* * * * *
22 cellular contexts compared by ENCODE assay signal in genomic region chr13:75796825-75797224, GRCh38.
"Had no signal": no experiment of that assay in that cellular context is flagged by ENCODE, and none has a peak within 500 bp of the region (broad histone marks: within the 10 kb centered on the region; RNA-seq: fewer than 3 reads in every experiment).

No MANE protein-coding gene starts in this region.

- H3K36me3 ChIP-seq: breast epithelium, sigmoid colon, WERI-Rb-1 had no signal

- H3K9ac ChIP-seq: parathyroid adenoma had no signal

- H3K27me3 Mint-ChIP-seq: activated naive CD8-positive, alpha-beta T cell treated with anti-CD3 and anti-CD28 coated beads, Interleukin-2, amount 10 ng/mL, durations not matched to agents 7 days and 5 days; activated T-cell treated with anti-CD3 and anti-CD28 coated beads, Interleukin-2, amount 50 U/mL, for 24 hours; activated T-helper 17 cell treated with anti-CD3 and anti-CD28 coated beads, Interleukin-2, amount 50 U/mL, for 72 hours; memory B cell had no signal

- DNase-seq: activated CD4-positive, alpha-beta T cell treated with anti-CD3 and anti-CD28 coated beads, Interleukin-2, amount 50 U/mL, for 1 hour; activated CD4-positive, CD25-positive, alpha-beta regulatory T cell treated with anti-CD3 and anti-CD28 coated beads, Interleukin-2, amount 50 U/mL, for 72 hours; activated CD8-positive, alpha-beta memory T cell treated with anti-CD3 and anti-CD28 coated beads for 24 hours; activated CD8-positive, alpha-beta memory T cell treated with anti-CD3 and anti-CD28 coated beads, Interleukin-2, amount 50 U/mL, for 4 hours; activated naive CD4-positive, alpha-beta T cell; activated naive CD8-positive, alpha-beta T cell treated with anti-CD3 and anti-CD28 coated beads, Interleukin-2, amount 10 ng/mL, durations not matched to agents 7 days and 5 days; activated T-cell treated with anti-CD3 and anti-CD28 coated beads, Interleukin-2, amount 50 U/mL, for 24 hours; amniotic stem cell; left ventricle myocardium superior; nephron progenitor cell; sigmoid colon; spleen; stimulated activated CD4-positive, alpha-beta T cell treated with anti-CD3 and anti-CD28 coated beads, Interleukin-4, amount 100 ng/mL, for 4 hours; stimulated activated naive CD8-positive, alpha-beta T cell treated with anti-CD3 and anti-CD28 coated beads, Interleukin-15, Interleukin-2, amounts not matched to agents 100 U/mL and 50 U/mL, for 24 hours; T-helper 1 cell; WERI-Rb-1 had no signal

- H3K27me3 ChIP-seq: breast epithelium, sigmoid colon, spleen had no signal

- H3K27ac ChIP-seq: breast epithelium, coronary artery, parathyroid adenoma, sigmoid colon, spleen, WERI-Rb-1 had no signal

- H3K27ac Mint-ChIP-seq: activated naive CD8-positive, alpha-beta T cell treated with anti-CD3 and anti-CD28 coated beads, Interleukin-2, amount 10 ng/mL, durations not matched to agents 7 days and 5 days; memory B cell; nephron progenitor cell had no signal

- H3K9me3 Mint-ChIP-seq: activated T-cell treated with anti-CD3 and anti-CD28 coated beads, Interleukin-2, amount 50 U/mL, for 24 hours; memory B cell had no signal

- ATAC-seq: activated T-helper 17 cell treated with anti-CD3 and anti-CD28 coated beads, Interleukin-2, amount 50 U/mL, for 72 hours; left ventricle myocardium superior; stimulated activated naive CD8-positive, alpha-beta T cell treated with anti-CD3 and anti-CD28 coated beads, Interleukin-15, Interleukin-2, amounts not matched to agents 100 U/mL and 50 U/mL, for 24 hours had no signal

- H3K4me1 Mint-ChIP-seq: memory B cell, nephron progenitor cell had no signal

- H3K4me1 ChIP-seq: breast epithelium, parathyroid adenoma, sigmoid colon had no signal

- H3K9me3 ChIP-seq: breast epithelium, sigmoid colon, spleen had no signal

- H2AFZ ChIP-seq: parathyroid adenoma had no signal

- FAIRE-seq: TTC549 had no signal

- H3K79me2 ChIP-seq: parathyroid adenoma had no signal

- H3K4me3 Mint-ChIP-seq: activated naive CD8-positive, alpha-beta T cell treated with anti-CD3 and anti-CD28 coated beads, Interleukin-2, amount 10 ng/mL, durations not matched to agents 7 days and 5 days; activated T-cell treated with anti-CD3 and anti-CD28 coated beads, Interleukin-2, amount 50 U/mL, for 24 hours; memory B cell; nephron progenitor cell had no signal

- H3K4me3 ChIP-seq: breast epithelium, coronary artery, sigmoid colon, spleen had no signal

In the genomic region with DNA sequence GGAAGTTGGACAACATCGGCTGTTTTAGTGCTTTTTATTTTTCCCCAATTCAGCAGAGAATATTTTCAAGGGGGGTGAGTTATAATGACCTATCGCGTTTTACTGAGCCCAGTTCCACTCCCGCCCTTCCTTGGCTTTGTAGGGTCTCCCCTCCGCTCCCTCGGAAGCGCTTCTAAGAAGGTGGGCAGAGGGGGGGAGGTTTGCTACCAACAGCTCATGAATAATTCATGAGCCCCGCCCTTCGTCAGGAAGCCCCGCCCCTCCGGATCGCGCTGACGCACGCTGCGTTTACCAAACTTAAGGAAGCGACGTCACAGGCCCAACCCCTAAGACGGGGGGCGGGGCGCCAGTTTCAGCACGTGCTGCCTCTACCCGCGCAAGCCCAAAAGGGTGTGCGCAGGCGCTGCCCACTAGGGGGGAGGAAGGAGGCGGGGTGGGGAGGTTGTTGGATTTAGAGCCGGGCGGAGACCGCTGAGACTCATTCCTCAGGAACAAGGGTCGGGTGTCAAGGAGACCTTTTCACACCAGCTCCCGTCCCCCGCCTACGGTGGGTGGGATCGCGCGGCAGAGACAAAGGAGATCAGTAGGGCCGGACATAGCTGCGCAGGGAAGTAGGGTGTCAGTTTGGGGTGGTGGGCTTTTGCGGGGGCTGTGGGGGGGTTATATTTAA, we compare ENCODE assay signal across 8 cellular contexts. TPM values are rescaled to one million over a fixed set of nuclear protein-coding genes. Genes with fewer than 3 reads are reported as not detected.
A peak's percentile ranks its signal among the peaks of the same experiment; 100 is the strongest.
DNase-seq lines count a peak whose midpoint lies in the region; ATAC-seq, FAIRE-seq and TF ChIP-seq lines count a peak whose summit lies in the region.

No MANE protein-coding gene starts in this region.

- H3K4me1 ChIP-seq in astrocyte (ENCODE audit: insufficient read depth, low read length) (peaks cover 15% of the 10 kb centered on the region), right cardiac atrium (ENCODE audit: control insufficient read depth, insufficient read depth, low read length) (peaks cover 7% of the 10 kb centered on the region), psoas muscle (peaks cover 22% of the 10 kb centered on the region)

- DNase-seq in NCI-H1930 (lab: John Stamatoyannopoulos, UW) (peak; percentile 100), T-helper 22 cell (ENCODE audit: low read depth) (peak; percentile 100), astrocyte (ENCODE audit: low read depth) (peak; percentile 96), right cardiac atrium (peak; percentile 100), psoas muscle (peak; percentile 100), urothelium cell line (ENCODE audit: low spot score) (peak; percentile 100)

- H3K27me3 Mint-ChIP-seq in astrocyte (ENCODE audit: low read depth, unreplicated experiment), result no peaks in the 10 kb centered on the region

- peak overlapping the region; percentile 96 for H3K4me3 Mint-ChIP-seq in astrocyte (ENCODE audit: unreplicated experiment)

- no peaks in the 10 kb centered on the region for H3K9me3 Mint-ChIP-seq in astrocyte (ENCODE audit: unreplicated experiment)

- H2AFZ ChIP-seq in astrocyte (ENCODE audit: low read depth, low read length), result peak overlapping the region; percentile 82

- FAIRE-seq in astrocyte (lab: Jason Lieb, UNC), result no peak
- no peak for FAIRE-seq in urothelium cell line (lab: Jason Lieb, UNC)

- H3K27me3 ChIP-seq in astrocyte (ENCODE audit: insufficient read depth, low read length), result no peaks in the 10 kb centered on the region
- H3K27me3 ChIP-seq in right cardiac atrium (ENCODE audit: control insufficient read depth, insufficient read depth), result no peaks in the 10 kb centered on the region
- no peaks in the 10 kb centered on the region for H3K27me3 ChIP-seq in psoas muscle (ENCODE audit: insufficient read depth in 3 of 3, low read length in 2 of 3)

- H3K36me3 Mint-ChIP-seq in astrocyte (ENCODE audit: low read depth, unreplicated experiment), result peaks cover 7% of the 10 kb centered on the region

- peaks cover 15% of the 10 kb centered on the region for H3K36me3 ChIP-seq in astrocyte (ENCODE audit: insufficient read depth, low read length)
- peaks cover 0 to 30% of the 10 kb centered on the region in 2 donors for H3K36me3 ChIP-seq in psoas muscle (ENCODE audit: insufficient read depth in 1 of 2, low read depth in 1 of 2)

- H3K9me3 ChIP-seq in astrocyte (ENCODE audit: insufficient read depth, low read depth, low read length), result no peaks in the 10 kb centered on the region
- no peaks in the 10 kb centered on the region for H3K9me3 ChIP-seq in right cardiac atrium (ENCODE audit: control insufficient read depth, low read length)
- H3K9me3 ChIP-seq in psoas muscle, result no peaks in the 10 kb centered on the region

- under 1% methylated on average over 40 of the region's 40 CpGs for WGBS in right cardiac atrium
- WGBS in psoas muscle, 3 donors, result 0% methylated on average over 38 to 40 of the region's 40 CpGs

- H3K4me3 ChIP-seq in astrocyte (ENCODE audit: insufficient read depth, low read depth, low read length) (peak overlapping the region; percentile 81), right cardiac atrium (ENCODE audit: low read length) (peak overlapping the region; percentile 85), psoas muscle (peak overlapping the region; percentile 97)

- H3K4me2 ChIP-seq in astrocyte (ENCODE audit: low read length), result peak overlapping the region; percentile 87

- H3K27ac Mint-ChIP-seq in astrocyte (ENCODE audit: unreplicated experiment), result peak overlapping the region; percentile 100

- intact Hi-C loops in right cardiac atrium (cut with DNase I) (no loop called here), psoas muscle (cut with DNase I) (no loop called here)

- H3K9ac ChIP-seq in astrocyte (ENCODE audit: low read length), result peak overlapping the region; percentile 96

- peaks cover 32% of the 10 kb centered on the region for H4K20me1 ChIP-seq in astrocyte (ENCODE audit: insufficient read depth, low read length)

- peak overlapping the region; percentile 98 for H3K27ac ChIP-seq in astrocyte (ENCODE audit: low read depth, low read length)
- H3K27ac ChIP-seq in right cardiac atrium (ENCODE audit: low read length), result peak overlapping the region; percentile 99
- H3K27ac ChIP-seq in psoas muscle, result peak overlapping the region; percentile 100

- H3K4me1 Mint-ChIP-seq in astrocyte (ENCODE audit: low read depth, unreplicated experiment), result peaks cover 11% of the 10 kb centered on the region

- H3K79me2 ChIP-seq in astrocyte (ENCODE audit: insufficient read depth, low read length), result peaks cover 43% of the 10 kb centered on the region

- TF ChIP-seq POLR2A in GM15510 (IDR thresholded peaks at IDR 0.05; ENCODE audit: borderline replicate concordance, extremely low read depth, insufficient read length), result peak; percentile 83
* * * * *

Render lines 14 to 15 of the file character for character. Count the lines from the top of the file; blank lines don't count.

- H3K4me1 ChIP-seq: breast epithelium, parathyroid adenoma, sigmoid colon had no signal

- H3K9me3 ChIP-seq: breast epithelium, sigmoid colon, spleen had no signal